Gamepad Input

MonoGame handles gamepad input in a similar fashion to Keyboard and Mouse input. For example, there is a static GamePad class and a GamePadState struct.

Player Indices

However, XNA was originally designed to work with the XBox 360, which supported up to four players connected through XBox 360 gamepads. Thus, instead of using GamePad.GetState() we would use GamePad.GetState(PlayerIndex playerIndex), where the PlayerIndex enumeration value corresponded to which player’s gamepad we wanted to poll.

However, MonoGame can (in theory) support more than four gamepads, so it also added a GamePad.GetState(int index). You can find out how many gamepads are supported on your system with the property GamePad.MaxiumumGamePadCount.

Thus, to get the first gamepad’s state, we would:

    GamePadState currentGamePadState;
    GamePadState priorGamePadState;

    public override void Update(GameTime gameTime) 
        priorGamePadState = currentGamePadState;
        currentGamePadState = GamePad.GetState(1);

        // TODO: Add your update logic here 


GamePad Capabilities and Types

Also, the XBox controller had a standardized number of buttons and triggers, but MonoGame supports a wider variety of gamepads. You can check the capabilities of any connected pad with GamePad.GetCapabilities(int index), which returns a GamePadCapabilities struct, i.e.:

GamePadCapabilities capabilities = GamePad.GetCapabilities(1);

The GamePadType property is one of the GamePadType enumeration values, which include options like the various Rock band/Guitar hero instruments, dance pads, arcade sticks, flight sticks, and wheels. Note that each of these types still provide their input through standard button and axis properties.

The various other properties of the GamePadCapabilities are booleans corresponding to different types of buttons pads, and sticks. You can see them all listed in the documentation.


The GamePadState is actually implemented as a partial struct, so additional data can be added based on the platform. The various buttons, pads, and sticks are broken out into individual sub-structs.


For example, the GamePadState.Buttons property is a GamePadButtons struct representing the traditional buttons (those that are either pressed or not - A, B, X, Y, Start, Back, Big Button, Left Shoulder, Right Shoulder, Left Stick, Right Stick). As with the mouse buttons we saw before, these are represented using the ButtonState enum. Thus, to determine if the A button is pressed, we would use:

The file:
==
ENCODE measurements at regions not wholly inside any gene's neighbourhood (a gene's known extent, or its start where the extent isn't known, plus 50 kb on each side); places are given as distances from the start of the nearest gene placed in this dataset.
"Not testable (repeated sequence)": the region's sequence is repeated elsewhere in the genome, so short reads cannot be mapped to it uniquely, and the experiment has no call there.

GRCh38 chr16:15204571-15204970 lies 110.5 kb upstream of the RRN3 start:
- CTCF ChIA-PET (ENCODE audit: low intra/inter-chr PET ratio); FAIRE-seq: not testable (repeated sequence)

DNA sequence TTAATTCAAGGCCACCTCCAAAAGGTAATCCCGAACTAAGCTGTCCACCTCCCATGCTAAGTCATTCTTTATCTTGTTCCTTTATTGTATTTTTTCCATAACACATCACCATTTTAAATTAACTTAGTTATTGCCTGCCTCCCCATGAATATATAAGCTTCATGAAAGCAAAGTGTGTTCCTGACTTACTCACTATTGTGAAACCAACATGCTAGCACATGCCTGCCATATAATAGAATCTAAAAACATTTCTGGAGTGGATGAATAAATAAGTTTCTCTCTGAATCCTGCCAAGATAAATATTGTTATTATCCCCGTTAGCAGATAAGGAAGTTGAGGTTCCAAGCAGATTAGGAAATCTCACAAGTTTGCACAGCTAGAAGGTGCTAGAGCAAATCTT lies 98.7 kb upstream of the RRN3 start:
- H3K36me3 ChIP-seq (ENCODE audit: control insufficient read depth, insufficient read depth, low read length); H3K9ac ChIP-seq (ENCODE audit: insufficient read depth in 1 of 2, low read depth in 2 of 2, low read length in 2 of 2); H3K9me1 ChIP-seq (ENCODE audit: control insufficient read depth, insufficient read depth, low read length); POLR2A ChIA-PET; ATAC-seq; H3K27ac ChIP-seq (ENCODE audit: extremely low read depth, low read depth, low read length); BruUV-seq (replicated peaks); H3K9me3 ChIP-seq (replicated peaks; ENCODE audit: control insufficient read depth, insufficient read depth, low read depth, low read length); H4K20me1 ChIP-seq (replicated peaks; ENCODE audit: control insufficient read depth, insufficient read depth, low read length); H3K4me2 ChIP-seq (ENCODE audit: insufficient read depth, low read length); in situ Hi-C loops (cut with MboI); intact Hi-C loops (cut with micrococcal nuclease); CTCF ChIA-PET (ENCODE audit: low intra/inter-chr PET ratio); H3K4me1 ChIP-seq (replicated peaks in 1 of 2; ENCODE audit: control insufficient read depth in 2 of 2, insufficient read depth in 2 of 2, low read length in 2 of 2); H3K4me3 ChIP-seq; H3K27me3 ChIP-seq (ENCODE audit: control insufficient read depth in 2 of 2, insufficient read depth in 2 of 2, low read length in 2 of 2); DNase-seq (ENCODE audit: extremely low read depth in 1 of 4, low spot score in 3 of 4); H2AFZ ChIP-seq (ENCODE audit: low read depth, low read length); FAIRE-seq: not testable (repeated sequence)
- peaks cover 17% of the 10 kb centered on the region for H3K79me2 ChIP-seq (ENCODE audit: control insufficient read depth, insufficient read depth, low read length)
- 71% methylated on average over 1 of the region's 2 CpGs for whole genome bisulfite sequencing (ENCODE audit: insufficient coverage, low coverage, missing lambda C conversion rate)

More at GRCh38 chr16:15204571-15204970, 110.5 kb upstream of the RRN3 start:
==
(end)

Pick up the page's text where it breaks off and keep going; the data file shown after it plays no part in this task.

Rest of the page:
if(currentGamePadState.Buttons.A == ButtonState.Pressed)
        // A button is pressed

And to determine if the X button was _just pressed this frame:

    if(currentGamePadState.Buttons.X == ButtonState.Pressed 
    && priorGamePadState.Buttons.X == ButtonState.Released)
        // X button was just pressed this frame


The GamePadState.DPad property is a GamePadDPad struct, also composed of ButtonValues for the four directions of the DPad (Up, Down, Left, Right). I.e. to check if the right direction pad button is pressed:

    if(currentGamePadState.DPad.Right == ButtonState.Pressed)
        // Right Dpad button is pressed


The GamePadState.Triggers property is a GamePadTriggers struct representing the two triggers (Left and Right). Unlike other buttons, these measure the travel, or the amount of pull that has been applied to them. Thus, they are represented by a single floating point number between 0 and 1.

To see if the left trigger is pulled back 3/4 of the way, we might use:

    if(currentGameState.Triggers.Left > 0.75)
        // Left Trigger is pulled at least 3/4 of the way back


The GamePadState.Thumbsticks property is a GamePadThumbSticks struct representing the two thumbsticks (Left and Right). These are represented by Vector2 values with the X and Y falling between -1 and 1.

Thus, to get where the right thumbstick is pointing, we might use:

    Vector2 direction = GamePad.Thumbsticks.Right;


The GamePadState also implements convenience functions IsButtonUp(Button button) and IsButtonDown(Button button) that operate like the keyboards’ equivalents.


Many gamepads come equipped with two vibration-inducing motors (left and right). These are exposed through the GamePad.SetVibration(int index, single left, single right) method, where you can set a vibration in either motor using a floating point value between 0 and 1.

Thus, to start vibration in both of player one’s gamepad’s motors at half-strength, you would use:

GamePad.SetVibration(0, 0.5f. 0.5f);

To stop them you would need to send:

GamePad.SetVibration(0, 0, 0);